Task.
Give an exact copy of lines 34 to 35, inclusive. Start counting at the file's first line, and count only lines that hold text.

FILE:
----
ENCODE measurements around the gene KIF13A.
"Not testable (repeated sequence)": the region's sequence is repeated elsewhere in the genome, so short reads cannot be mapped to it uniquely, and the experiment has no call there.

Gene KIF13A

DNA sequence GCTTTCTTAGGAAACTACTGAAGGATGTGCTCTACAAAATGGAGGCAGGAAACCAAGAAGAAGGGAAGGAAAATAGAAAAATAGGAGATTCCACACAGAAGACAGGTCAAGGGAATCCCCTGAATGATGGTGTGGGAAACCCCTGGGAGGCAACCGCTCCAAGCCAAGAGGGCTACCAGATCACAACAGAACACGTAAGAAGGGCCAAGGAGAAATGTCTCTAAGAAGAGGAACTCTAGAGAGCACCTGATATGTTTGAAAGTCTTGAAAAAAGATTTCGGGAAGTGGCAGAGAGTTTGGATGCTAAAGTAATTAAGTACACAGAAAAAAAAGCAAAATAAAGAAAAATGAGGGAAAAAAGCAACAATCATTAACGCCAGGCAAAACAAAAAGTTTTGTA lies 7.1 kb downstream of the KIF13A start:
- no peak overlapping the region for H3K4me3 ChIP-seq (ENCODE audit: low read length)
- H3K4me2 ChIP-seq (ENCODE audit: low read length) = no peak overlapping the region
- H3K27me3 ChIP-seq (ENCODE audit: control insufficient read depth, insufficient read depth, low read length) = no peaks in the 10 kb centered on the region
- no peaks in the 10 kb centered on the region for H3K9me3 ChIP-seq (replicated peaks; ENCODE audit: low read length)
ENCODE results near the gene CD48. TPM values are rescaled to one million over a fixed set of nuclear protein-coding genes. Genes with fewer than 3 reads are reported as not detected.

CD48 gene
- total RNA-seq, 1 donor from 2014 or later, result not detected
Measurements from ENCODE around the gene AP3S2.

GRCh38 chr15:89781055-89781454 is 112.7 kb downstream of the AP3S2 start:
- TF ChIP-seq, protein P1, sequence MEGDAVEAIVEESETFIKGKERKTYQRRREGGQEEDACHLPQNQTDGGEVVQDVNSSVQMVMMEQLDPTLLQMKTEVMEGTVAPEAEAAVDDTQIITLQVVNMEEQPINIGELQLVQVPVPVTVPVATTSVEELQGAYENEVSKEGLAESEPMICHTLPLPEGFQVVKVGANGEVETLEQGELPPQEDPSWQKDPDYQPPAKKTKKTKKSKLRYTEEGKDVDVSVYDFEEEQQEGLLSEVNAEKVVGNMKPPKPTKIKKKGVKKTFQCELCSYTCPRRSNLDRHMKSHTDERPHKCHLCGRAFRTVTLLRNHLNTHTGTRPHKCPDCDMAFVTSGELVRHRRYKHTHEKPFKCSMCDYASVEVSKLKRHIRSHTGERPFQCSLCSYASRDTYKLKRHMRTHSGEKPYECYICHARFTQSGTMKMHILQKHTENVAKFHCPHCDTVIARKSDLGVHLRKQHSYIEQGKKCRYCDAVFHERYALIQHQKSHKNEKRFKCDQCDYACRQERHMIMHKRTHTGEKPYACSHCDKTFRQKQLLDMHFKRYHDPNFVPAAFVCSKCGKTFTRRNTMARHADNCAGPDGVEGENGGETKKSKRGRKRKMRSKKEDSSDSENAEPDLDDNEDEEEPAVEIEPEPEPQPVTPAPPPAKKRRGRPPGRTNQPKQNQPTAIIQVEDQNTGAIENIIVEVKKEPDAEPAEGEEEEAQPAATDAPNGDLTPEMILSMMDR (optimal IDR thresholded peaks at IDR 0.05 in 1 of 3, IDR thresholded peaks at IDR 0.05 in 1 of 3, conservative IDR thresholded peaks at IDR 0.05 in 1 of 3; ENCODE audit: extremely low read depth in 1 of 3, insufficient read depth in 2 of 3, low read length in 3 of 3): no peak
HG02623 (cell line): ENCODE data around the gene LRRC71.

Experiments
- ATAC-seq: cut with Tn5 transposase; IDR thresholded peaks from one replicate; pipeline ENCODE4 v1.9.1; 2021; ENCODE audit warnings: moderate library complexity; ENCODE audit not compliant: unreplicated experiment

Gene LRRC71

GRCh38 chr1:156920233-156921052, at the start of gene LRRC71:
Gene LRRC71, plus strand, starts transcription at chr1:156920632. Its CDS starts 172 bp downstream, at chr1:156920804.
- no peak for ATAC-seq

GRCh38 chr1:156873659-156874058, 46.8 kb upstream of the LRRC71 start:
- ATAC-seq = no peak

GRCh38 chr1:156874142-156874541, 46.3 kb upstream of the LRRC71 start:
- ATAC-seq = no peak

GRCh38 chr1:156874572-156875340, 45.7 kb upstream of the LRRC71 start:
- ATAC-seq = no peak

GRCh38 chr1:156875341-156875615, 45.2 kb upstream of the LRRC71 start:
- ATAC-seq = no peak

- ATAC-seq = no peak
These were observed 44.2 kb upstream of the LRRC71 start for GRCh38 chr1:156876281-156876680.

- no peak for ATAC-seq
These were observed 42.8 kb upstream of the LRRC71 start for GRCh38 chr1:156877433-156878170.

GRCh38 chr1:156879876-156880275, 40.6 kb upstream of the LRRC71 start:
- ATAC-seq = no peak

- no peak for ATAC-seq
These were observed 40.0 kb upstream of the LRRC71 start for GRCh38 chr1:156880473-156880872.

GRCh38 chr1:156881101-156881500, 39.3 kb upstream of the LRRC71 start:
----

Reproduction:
GRCh38 chr1:156879876-156880275, 40.6 kb upstream of the LRRC71 start:
- ATAC-seq = no peak